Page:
Good News and Bad News

8 Dec

The good news is that I have felt better for the last three weeks than I can ever remember. Oh, I still have trouble with my thumb, and always will, I’m afraid, but other than that, both physically and emotionally, I can not remember feeling this healthy for the last twenty years or so. A few tweaks of my meds, and a shot in the back, and I am ready to party.

The bad news is that The Squire is having major trouble with his feet. He was in dreadful pain yesterday, and this morning I called his podiatrist, and the doctor had him come in right away.

The bones in his right foot are collapsing.

He has Charcot-Marie-Tooth syndrome (CMT), which is a degenerative nerve condition. As the nerves die, the muscles atrophy, and if it hits when you are young, the bones “warp” as the muscles pull away. (If it “kicks in” when you are an adult, the pain can be so severe that the patients {usually men} opt to have their foot amputated, so in that sense we are quite fortunate.) The condition is osteoclastic – it leeches the calcium from the bones – and this is what is causing his foot to simply “melt”. He has already lost the bones in several toes, and now it seems to have begun working on this foot.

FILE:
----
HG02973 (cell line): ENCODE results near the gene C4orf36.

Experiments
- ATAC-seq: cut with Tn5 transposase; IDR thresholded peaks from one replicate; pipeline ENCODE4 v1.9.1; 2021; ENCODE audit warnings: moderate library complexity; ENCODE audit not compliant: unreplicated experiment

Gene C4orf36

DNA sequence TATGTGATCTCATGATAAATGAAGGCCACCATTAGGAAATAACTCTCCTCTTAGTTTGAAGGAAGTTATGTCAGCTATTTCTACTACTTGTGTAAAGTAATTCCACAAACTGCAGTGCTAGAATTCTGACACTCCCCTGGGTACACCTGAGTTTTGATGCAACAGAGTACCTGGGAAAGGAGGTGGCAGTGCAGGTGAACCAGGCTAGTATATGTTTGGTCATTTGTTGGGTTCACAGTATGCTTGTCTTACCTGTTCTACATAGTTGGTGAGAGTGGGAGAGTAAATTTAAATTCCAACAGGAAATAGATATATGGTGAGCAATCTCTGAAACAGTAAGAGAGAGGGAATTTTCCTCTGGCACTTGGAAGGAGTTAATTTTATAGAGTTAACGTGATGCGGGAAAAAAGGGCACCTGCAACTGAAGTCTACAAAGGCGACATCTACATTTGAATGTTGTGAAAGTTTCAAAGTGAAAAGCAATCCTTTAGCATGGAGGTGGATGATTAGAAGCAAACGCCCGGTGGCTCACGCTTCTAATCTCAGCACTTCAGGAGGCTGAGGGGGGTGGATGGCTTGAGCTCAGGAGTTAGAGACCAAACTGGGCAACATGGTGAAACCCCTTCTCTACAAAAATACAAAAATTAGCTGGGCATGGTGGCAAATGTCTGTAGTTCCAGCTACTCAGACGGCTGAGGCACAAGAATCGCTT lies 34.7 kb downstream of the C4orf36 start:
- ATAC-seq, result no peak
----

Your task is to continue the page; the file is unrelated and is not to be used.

The doctor says a new pair of shoes, built to support the foot and force it into position, rather than rolling to the outside as it is now, will help “for a while”. Ultimately, the doctor suggests surgery to fuse what bones there are.

Everything that has ever been done to his feet has made the problem worse, rather than better, so he has already ruled out surgery on one level, but he is looking to get a second opinion.

And through it all, he is the sweetest, most even-tempered person I know.

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2 Responses to “Good News and Bad News”

  1. Shay December 15, 2014 at 4:47 am #

    I have skewfoot, which hurts,but I can’t imagine the pain fromssomething like this.

    • thisendoftheswamp December 15, 2014 at 10:53 pm #

      Honestly, Shay, if I was in the amount of pain he tolerates everyday, you couldn’t get near me for the sparks. I don’t know how he tolerates it – and he’s lived with it since he was eight or nine.

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